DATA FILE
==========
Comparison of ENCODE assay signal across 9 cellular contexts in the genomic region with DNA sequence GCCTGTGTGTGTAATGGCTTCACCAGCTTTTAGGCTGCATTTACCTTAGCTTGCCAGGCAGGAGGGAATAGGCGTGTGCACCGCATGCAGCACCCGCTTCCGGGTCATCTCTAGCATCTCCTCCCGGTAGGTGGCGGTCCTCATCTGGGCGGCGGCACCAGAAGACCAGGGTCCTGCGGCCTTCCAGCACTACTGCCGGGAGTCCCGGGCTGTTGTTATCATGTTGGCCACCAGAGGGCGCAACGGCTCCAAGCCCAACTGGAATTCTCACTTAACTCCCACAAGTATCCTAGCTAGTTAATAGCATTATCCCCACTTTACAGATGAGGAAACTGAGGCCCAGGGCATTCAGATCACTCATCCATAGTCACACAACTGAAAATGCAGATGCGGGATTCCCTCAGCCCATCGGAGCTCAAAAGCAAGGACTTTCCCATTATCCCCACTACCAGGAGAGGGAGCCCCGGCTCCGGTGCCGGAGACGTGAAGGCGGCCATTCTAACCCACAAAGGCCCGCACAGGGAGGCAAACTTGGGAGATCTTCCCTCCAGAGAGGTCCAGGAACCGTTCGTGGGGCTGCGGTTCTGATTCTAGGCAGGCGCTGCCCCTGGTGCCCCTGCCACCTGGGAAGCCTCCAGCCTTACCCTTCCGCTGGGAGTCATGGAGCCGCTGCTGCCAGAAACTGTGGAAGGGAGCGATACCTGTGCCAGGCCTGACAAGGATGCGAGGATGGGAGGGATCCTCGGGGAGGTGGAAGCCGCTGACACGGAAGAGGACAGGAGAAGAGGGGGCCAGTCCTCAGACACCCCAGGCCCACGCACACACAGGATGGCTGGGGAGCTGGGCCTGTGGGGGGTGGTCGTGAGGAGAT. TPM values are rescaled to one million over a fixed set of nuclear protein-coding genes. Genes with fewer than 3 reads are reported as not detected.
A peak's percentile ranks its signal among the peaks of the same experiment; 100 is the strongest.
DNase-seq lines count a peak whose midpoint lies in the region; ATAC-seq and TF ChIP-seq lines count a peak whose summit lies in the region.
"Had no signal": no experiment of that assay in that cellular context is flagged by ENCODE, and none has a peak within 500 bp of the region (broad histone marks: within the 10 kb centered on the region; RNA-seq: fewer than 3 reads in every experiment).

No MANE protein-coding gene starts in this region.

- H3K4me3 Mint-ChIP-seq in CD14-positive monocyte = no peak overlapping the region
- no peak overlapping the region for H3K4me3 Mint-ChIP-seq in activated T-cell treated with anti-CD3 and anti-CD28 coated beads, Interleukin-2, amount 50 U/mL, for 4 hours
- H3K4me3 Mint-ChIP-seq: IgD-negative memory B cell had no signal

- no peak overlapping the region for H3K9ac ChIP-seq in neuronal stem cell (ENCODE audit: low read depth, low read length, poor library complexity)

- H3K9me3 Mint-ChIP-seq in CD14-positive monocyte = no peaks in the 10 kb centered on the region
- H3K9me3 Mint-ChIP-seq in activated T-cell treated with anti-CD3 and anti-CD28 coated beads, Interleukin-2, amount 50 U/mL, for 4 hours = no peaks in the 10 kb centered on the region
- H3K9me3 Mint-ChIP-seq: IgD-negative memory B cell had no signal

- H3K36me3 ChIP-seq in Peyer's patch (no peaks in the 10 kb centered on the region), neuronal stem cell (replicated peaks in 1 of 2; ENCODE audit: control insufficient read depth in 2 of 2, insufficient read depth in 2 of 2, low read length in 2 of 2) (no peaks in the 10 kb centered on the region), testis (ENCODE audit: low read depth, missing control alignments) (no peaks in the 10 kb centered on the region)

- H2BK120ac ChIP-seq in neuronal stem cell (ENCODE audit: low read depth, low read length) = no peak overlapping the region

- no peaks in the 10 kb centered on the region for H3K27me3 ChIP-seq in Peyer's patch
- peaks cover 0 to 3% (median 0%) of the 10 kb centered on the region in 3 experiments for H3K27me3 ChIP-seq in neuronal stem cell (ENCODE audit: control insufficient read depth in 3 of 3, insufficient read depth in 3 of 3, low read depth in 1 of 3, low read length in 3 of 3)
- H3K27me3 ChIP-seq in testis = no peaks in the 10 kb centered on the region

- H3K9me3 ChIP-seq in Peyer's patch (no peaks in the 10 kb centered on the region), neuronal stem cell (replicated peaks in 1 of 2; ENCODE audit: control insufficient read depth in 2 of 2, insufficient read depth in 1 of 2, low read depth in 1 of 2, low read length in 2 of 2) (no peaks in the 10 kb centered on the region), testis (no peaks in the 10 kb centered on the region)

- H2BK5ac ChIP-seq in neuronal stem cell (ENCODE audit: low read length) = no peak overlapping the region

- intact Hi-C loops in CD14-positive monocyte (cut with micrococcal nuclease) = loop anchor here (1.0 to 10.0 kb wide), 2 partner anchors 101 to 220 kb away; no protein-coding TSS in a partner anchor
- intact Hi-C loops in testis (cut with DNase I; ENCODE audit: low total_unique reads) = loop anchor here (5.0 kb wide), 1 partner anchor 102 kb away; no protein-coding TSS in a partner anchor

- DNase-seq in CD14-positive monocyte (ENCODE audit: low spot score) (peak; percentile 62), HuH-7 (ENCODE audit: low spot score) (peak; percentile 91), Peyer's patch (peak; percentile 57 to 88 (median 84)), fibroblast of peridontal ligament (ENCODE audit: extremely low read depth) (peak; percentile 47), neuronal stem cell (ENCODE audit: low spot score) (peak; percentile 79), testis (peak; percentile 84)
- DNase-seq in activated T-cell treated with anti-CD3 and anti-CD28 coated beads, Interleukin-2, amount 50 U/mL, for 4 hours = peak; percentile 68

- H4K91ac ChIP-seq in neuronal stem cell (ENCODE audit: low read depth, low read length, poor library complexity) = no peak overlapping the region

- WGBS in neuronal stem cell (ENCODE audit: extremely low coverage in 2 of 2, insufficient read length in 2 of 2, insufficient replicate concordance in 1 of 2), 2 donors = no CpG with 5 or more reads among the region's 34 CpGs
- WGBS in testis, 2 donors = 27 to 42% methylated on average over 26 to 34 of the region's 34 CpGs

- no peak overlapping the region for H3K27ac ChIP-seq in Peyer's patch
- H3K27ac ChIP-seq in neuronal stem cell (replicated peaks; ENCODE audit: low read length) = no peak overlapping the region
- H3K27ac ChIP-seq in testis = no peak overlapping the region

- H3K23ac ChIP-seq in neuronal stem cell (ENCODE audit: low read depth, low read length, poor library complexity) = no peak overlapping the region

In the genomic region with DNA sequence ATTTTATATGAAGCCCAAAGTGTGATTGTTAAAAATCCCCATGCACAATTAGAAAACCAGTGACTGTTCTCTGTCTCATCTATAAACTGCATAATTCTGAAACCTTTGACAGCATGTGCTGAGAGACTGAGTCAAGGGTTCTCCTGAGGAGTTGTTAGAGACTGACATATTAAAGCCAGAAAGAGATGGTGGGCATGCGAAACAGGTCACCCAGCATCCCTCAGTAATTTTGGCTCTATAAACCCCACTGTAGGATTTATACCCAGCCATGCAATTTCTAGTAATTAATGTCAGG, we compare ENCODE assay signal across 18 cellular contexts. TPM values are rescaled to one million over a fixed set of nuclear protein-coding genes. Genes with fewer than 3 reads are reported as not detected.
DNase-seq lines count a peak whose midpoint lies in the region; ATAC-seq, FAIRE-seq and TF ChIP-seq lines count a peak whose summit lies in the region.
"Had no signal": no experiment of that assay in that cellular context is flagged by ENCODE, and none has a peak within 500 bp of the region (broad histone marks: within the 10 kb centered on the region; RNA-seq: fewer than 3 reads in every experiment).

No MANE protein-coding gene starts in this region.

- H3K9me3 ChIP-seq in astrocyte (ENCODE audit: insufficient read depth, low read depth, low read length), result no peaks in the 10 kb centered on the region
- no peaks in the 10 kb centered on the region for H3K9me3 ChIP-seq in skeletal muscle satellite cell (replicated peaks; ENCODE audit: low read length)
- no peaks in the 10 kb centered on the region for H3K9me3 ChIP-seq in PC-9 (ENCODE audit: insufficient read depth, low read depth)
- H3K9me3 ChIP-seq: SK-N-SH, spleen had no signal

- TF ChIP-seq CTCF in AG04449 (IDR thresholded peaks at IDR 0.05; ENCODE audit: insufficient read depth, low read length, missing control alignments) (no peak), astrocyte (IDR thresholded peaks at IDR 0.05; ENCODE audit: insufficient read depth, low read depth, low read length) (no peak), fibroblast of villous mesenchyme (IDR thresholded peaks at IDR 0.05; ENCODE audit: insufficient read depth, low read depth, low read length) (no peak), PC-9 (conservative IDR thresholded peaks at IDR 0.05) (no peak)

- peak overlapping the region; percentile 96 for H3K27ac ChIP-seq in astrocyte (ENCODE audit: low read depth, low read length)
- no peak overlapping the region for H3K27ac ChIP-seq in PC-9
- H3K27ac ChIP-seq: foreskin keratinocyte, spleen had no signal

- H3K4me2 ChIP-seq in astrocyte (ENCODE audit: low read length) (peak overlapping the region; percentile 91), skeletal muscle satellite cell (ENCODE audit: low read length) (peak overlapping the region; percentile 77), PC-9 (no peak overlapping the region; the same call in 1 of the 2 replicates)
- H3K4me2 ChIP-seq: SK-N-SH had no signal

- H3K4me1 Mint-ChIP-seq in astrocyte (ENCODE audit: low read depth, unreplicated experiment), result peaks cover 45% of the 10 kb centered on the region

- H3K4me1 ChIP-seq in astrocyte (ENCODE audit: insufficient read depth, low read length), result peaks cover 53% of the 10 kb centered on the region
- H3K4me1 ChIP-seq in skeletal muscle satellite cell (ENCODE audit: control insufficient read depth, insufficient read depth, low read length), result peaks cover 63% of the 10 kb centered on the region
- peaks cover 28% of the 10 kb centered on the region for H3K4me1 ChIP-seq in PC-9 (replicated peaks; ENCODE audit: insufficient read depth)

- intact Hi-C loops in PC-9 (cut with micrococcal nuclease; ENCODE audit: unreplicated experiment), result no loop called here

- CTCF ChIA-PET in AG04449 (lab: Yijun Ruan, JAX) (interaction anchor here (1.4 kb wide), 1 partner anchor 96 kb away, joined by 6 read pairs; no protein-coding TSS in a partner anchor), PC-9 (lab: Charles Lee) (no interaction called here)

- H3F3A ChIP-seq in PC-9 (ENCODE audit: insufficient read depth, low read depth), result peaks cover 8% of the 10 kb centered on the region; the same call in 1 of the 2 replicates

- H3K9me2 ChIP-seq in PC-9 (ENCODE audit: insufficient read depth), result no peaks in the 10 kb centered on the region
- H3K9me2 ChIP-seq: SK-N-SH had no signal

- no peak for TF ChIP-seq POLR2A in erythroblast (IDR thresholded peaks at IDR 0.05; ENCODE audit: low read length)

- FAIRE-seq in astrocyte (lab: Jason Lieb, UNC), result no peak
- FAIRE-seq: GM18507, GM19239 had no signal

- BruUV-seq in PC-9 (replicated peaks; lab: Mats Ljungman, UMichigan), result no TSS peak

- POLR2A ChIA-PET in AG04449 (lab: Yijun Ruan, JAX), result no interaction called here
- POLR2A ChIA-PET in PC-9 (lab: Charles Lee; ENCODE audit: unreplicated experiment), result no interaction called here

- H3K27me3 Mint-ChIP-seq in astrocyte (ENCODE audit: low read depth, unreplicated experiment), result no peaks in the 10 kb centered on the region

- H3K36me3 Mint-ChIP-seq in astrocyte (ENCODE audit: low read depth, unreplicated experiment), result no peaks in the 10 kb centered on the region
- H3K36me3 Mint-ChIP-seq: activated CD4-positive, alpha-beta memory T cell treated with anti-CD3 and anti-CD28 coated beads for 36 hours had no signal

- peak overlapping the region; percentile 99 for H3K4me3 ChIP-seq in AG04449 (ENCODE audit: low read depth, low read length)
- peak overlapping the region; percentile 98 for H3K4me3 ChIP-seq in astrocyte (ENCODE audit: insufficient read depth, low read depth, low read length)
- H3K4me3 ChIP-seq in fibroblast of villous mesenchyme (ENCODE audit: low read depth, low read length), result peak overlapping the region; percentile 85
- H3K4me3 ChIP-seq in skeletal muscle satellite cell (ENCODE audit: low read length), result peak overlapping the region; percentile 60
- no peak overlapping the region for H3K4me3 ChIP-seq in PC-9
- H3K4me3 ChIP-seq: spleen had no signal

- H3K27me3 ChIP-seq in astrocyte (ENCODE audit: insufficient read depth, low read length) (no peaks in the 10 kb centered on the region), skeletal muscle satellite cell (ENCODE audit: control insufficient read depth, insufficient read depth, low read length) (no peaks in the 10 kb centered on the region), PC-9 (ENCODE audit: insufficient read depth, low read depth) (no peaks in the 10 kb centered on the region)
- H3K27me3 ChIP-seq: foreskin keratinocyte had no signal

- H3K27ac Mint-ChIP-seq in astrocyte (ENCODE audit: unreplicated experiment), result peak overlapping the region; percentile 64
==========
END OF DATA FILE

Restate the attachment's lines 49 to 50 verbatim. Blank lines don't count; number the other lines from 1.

- intact Hi-C loops in PC-9 (cut with micrococcal nuclease; ENCODE audit: unreplicated experiment), result no loop called here

- CTCF ChIA-PET in AG04449 (lab: Yijun Ruan, JAX) (interaction anchor here (1.4 kb wide), 1 partner anchor 96 kb away, joined by 6 read pairs; no protein-coding TSS in a partner anchor), PC-9 (lab: Charles Lee) (no interaction called here)